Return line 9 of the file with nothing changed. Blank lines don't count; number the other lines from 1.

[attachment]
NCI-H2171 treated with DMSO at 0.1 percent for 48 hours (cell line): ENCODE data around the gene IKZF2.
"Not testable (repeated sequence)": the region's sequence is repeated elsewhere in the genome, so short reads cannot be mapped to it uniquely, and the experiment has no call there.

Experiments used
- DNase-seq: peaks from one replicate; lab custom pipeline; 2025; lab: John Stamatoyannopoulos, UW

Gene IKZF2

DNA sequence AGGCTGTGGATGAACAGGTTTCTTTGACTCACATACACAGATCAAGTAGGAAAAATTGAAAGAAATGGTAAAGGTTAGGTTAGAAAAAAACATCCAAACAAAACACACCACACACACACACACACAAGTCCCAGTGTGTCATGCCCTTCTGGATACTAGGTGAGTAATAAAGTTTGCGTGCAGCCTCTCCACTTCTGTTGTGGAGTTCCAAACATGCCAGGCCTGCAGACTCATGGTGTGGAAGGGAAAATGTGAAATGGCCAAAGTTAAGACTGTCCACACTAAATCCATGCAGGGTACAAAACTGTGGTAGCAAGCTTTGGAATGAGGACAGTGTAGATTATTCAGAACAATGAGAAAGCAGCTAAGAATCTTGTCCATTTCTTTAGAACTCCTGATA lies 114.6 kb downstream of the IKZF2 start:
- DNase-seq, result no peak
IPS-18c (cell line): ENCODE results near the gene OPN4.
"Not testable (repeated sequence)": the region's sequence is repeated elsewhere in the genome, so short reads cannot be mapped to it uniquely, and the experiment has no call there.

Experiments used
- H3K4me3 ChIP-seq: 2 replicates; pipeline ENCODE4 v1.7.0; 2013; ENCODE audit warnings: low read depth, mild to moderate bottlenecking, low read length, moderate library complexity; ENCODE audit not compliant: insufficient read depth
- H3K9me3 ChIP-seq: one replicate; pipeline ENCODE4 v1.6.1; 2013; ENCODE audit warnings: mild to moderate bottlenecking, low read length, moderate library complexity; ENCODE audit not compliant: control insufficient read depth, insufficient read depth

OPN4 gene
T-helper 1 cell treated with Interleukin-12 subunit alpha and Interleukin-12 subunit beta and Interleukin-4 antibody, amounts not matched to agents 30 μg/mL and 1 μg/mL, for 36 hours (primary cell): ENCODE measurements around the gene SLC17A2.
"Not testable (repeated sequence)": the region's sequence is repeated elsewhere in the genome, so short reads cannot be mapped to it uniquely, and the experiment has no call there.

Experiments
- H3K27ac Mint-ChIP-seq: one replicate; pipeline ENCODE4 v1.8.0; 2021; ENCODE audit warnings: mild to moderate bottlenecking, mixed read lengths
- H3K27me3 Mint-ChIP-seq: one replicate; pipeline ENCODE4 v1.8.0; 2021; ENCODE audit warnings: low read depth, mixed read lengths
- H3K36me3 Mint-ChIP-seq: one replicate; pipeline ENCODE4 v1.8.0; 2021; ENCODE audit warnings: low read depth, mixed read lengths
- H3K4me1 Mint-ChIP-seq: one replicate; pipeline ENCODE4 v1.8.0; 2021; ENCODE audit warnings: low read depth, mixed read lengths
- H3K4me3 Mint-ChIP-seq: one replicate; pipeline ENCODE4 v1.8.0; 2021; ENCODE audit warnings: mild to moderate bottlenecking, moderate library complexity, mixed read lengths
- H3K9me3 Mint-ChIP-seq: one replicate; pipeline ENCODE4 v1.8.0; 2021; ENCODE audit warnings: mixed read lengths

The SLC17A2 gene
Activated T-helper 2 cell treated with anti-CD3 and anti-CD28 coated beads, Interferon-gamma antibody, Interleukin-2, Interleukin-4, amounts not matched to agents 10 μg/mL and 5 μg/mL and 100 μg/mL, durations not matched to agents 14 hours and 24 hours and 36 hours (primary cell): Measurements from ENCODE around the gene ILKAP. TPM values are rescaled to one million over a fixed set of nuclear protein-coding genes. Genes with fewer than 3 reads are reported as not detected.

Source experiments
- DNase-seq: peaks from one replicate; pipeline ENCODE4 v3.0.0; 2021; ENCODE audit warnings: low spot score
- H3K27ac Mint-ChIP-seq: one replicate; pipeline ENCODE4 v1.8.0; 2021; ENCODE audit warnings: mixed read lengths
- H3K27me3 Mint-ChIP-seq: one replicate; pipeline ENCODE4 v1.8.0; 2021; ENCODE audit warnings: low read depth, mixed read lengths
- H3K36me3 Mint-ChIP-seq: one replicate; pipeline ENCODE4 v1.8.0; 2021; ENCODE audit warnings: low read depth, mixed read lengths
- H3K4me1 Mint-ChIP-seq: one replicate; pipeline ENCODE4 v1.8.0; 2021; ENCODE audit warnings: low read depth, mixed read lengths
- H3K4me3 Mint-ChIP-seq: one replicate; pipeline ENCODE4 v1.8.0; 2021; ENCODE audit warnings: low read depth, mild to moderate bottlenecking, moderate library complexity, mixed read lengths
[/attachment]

"Not testable (repeated sequence)": the region's sequence is repeated elsewhere in the genome, so short reads cannot be mapped to it uniquely, and the experiment has no call there.